From 10,000 BC onwards, the Watchers from the Sun taught early humans about gold, firstly looking for the alluvial kind and then later extracting it by mining. Gold is the softest and easiest of the metals to work. It occurs in a virtually pure and pliable state, renowned for its brilliance and permanence. They wanted us to appreciate its beauty and encouraged us to make artworks from it representing the Sun, the source of our life. The Incas referred to gold as the "tears of the Sun."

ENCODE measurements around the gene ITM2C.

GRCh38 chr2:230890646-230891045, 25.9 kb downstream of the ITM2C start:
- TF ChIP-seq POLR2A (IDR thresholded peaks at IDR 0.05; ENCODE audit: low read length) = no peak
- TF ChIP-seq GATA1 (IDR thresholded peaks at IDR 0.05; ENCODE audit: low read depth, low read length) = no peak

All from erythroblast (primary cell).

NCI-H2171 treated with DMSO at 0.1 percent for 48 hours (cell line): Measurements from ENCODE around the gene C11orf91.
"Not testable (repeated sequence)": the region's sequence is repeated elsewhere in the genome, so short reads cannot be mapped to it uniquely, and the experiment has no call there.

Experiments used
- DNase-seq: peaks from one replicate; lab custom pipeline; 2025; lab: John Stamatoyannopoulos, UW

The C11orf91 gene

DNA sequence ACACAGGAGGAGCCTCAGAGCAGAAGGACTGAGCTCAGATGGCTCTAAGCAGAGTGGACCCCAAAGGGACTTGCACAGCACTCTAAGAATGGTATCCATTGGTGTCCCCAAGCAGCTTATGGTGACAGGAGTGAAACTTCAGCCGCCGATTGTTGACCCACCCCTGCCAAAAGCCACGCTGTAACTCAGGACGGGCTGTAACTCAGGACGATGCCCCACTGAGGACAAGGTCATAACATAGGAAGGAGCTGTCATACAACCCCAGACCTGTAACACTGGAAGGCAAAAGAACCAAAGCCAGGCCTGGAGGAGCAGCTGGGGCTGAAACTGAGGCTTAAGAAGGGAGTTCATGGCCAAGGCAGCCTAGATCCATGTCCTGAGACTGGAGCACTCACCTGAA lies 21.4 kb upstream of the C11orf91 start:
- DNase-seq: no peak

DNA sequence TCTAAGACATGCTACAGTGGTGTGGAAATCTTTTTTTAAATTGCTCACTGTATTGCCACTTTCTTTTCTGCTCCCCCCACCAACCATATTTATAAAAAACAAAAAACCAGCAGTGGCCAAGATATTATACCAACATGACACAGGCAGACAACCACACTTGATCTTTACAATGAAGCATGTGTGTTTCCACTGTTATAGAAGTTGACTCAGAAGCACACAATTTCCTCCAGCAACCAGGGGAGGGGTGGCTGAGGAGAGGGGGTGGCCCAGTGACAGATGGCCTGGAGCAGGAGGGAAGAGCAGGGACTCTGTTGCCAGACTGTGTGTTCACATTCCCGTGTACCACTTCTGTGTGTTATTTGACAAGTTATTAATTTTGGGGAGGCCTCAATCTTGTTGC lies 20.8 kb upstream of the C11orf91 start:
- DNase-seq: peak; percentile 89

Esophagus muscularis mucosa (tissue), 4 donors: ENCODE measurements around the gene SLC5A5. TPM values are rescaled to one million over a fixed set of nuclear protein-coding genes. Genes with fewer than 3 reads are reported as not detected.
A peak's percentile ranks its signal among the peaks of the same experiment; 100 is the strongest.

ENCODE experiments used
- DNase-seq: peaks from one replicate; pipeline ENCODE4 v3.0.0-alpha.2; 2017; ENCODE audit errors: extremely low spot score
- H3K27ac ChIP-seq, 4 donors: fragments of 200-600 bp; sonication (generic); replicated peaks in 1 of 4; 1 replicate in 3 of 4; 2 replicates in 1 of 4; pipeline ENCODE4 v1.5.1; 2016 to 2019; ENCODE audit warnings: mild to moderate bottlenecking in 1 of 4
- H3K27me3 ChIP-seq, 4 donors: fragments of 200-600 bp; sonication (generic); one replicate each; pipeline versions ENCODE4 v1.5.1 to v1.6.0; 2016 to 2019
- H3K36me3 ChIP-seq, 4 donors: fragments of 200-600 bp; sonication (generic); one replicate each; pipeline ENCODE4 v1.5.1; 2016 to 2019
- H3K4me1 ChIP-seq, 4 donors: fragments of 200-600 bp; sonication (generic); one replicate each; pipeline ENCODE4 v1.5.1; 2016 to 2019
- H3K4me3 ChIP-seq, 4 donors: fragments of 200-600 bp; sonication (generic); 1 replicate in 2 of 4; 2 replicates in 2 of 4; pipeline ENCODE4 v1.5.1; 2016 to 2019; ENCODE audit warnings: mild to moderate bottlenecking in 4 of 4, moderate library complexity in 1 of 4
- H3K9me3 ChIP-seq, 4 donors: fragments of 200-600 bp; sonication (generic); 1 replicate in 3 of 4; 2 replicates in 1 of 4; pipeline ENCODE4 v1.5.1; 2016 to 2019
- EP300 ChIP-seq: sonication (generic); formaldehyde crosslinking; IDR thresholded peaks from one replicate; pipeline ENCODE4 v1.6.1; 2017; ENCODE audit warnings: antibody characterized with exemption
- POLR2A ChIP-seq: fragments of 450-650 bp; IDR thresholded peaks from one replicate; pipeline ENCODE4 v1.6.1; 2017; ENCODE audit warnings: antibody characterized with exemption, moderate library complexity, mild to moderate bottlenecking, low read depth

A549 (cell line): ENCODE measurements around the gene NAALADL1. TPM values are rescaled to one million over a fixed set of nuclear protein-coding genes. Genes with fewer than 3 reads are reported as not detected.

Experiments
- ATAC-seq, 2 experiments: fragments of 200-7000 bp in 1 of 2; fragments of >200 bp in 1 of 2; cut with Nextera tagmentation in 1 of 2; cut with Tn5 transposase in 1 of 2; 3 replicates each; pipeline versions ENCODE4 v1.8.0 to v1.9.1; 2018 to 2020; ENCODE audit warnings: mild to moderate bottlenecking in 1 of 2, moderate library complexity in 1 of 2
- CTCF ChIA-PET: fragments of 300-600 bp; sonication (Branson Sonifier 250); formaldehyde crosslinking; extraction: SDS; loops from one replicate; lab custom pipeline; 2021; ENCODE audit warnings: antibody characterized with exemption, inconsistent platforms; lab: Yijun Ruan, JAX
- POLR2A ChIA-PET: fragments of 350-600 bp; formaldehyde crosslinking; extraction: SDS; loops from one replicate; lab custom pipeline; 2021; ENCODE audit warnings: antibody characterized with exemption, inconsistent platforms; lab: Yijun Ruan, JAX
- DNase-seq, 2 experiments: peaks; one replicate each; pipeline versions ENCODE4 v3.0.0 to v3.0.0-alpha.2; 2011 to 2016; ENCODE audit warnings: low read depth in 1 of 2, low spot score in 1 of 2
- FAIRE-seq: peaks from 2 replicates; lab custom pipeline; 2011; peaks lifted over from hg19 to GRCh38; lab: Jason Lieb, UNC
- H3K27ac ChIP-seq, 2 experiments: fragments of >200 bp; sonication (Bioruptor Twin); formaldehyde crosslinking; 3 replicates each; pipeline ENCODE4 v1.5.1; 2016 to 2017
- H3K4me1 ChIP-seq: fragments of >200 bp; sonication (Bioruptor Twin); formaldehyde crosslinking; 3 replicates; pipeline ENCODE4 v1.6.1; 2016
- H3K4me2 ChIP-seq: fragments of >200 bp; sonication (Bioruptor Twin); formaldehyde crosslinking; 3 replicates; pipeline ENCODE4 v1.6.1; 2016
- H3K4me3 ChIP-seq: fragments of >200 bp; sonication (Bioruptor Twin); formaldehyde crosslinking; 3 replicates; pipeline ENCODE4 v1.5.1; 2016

As far back as the first Egyptian dynasty in 3100 BC, a trading value was placed on gold (with a ratio of 2.5 to 1 part silver) but the Pharaohs and temple priests used gold chiefly for adornment. It was not their medium of exchange – for that, they used barley. The earliest gold treasure map dates back to the time of Seti I - the "Carte des mines d'or," depicting gold mines, miners' quarters, roads leading to the mines and gold-bearing mountains. The first use of gold as money was in 700 BC by the Kingdom of Lydia (western Turkey), whose merchants minted gold coins. By the time of Croesus, the last King of Lydia (570 -546 B.C.), they had amassed a huge hoard of the metal. By 550 BC Gold was money in ancient Greece, with mines throughout the Mediterranean and Middle East. Homer, in the "Iliad" and "Odyssey," mentions gold as the glory of the immortals. Unfortunately many ancient treasures of gold, such as the Aztec artifacts plundered by Cortez or the Golden Horns of Gallehus (Denmark), have not been respected for their historical value, but just melted down to redeem their monetary value. Ever since the Watchers left us to stand on our own feet in the 6th century BC, we’ve deemed gold to be currency rather than the source of inspired artworks, and thus severed a strand of our Solar heritage.